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What are your favorite spring lessons for kids outside/in the garden?

 
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I would love to know what other people are doing to get children interested in soils, food, plants, insects, and things that I haven't even considered, during spring in a garden or nature space. What are the most successful and tried-and-true lessons? What seasonal spring activities do the children look forward to every year? What traditions do you instill?
 
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Go for the gut. Food.

The reason I garden is because my maternal grandmother had me out in the garden planting and tending to tomatoes when I was knee-high to a grasshopper. Involvement is the key, I think.

I would plant a pot, or pots, inside on a sunny windowsill, with things that grow fast and are hardy enough to have an indoor harvest, or with things that get planted outside. I would also sow radishes, beans, and squash from seed, where you can start from seed. And carrots. Children recognise them, and if you have the conditions to grow them properly, it's the kind of thing a child can easily find and harvest themselves, and even eat raw, right there in the spot from which it was picked.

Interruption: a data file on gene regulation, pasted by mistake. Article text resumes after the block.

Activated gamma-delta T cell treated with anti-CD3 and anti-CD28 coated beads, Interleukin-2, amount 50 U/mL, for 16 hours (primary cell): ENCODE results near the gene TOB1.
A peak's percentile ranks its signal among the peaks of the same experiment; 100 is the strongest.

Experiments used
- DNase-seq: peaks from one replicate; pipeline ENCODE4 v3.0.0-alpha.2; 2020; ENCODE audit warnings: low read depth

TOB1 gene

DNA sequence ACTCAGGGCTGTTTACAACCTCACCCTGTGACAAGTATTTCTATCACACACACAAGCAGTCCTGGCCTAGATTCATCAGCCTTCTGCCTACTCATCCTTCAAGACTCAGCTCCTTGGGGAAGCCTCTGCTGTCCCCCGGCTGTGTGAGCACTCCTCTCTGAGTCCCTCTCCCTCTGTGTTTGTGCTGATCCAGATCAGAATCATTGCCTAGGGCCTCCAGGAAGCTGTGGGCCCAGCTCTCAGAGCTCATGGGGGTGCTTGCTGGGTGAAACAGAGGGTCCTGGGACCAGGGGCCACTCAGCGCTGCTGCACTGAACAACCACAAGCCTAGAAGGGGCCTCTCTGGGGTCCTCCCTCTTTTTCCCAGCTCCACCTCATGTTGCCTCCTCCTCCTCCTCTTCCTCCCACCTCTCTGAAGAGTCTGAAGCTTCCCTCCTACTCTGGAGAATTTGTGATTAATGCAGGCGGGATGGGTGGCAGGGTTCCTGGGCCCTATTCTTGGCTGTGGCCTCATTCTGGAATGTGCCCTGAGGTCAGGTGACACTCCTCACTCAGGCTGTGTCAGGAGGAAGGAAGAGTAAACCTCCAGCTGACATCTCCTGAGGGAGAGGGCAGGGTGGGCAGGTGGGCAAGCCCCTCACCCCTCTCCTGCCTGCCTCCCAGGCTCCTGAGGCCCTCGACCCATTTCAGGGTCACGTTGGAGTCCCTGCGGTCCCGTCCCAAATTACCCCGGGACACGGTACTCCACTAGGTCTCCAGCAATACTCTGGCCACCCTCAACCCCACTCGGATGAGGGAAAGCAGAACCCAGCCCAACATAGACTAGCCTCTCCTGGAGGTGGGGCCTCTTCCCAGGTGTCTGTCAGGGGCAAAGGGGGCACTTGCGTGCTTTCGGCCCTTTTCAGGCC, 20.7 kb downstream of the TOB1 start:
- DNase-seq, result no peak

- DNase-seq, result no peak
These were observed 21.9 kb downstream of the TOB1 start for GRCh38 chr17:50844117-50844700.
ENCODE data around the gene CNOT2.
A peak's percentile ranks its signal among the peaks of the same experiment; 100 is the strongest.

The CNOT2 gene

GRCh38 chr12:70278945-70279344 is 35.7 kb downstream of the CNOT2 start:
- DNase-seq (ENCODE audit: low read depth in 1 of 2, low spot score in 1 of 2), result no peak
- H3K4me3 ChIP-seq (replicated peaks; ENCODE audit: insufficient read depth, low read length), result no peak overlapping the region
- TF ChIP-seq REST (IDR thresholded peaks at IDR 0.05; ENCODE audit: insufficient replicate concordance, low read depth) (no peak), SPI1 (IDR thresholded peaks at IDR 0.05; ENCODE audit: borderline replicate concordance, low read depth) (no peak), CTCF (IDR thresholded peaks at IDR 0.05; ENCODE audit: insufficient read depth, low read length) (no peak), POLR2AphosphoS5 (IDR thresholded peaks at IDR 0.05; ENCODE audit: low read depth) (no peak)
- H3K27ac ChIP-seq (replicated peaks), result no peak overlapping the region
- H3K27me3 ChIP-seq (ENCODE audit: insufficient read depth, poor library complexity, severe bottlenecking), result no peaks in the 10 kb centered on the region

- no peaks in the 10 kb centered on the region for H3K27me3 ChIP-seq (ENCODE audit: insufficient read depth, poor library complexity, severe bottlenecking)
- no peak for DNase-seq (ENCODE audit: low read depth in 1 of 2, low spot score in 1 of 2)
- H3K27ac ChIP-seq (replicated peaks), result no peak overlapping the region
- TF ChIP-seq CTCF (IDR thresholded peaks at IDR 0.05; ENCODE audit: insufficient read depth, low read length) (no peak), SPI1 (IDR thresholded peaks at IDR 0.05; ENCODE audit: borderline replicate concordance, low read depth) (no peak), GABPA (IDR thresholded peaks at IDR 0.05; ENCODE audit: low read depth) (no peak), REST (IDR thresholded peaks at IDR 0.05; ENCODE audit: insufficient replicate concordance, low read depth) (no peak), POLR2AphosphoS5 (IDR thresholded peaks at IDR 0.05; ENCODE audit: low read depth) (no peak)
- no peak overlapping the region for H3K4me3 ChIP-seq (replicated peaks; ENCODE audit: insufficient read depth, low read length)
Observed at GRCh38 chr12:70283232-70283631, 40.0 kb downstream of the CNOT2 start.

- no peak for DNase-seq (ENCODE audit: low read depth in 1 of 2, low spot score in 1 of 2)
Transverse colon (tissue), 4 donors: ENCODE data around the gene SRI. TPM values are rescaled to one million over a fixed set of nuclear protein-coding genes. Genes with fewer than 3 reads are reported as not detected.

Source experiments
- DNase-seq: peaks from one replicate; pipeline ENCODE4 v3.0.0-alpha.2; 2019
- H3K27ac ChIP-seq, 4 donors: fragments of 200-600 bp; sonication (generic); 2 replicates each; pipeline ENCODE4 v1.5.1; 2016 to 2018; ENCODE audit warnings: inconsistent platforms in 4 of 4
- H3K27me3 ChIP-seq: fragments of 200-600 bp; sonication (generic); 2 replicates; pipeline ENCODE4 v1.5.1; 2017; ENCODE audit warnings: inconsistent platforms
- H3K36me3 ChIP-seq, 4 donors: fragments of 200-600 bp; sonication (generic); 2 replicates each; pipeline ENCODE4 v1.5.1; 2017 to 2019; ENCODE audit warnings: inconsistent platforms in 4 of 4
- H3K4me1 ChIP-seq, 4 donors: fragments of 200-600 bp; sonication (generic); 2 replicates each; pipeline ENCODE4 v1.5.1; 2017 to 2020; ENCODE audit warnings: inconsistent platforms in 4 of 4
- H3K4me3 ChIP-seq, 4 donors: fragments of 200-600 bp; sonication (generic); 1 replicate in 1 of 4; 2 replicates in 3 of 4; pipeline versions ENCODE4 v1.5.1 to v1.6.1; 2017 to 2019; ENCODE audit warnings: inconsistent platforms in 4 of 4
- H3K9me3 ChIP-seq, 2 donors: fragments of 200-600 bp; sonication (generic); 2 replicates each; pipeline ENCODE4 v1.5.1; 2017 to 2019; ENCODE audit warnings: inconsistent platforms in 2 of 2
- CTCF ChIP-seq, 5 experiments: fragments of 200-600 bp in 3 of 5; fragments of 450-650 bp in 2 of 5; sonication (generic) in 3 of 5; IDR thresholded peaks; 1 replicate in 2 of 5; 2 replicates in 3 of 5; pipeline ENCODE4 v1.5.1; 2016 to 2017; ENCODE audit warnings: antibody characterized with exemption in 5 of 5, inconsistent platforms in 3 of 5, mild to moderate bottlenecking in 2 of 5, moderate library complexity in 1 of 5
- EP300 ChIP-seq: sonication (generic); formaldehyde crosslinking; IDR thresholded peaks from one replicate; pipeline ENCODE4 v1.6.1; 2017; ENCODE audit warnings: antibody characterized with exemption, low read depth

I would focus on the sensory experience. Things that can be seen growing, that might rustle in the wind, that have distinctive textures either in the hand or on the tongue or both, with captivating scents and memorable tastes (garden-fresh, sun-warm watermelon beefsteak tomatoes!!!) are the plants that will capture their passions and imaginations.

-CK
 
Kaci Rae Christopher
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Chris Kott wrote:Things that can be seen growing, that might rustle in the wind, that have distinctive textures...



I love the idea of doing exploration entirely based off of one sense (probably with a guiding partner). Very cool!
 
pioneer
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Looking under rocks and gently picking up some critters (millipedes, worms, grubs, etc). Showing that these things aren’t yucky or scary.

Then when sun pops out after a rain everyone is comfortable to move worms off our driveway to the dirt (before they get fried by the sun).
 
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